September 9, 2008
Identity of Texas' running game wears No. 28
There's no reason to panic about the Texas running game
unless Foswhitt Whittaker isn't the starter on Saturday against Arkansas.
With 12 carries against UTEP, Whittaker spread a whole bunch of sugar on a running game that otherwise tasted like liver. Take away Whittaker's work and Texas ran it 19 times for 50 yards (2.6 yards per carry) against a UTEP defense that gave up 263 yards rushing to Buffalo. With 76 yards and a 6 yards-per-carry average, Whittaker made it clear he's the hot hand.
The coaches have said they will play the guy with the hot hand. Whittaker is it. Period.
Vondrell McGee is an I-formation running back trying to play out of the shotgun. McGee ran almost exclusively out of the I at Longview. Colt McCoy told us McGee did his best work in training camp out of the I and guess what? Unless Greg Davis plans on using a lot more I, McGee is having to get out of his comfort zone. By the way, Texas has run out of the I twice this season. Twice.
And don't look for that to change.
"I think Vondrell is getting more comfortable running out of the gun," Greg Davis said Monday. "We will use more I-formation as we go forward, but I think I said in August we'll still be an 11 personnel (one back, one tight end), shotgun football team for the most part."
So hand the ball to Whittaker, who has already shown a special ability to cut in traffic the way Jamaal Charles did. He doesn't have Charles' speed. But Whittaker can make people miss.
CONSIDER YOURSELF WARNED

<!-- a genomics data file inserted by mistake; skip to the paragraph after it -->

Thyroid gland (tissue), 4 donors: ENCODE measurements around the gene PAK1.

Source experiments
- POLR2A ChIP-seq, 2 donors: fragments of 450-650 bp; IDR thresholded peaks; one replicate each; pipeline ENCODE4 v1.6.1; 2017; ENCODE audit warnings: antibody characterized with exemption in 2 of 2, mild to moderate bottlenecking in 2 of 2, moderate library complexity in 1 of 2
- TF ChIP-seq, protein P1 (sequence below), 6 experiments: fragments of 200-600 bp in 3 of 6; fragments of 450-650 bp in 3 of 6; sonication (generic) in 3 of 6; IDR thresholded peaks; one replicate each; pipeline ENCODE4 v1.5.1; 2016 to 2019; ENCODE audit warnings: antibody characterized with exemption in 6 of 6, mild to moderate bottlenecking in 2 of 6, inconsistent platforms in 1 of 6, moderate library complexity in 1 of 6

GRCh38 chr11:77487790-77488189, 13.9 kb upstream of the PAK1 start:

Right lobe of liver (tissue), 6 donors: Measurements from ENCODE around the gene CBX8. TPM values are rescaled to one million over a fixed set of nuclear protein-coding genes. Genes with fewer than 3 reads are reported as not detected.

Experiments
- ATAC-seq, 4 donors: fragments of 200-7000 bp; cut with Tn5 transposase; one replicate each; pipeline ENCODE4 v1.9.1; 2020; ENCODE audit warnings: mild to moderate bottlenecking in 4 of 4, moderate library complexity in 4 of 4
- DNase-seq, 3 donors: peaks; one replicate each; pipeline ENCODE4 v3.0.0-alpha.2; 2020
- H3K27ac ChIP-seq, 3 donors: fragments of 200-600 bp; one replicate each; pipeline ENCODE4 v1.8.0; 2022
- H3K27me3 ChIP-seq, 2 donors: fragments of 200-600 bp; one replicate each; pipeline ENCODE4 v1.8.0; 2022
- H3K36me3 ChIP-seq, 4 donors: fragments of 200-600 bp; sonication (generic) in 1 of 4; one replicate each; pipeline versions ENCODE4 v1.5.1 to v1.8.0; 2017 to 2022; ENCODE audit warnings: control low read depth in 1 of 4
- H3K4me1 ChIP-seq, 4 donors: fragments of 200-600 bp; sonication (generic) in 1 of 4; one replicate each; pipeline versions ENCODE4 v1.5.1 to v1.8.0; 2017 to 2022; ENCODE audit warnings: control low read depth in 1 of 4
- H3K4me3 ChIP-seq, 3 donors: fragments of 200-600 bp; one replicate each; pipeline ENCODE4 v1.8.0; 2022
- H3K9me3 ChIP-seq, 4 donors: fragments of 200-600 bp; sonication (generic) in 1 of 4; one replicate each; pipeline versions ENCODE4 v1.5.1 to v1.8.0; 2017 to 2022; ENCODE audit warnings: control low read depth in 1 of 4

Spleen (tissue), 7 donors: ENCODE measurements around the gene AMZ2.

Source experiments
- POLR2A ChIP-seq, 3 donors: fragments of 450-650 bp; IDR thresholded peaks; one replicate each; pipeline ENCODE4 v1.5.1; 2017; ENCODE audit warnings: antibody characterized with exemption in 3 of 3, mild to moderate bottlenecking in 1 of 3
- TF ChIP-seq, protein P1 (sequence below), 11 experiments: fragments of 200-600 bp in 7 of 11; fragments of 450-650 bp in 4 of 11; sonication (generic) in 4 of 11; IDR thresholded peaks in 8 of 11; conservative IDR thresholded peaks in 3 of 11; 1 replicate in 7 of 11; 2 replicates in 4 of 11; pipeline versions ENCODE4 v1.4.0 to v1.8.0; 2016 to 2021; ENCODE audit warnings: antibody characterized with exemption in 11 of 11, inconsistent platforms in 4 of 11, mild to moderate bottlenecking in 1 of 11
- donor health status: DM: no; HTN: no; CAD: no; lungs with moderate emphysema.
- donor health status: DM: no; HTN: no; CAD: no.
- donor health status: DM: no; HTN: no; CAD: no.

Mack Brown on Monday seemed to have a warning for backs who weren't able to make people miss.
"We need to break more tackles," Brown said. "We need to finish runs better. We can't let people bring us down with arm tackles."
The coaches were sounding all the right alarms Monday.
"I'm not pleased with the running game right now," Davis said. "I have shared that with our offensive football team. We want to be more consistent. And having said that, I don't want to make too big a deal about it. Historically, other than 1998, we have started a little slow in the run game and ended up being proficient with it."
Davis' rationale for these slow starts will certainly stir debate.
"Personally, I think it's because you have to be so careful in camp about the number of live snaps you get. Everybody does," Davis said.
Davis went on to say because Whittaker banged up his knee in the second-to-last scrimmage of fall camp, coaches had go slowly with McGee and not expose him to any more tackling.
"We didn't want to go into the season with one back (Chris Ogbonnaya)," Davis said.
But running backs run. They either have it or they don't. If they're productive in high school, they've got a good shot at being productive in college.
Whittaker was amazingly productive in high school. He finished as the sixth all-time leading rusher in Class 5A history with 5,717 yards at Pearland. And don't think I'm saying McGee isn't talented. He is. He's explosive, but he's a straight-line runner more comfortable following a fullback.
Saturday night in El Paso either the play-calling was off or that offensive line isn't quite as good as advertised. The pass protection was outstanding. But 19 carries for 50 yards (outside of Whittaker's runs) don't say much for a unit being touted as a bunch of mashers. There's less than four weeks before Big 12 play starts. The running game needs to get better - fast.
NO REPEAT OF 2007
Texas can't afford another year like last year when it took until the 13:05 mark of the fourth quarter in Week 9 while trailing Nebraska to figure out how to run the ball. That's when Colt McCoy went to the sideline with tweety birds around his head for one play.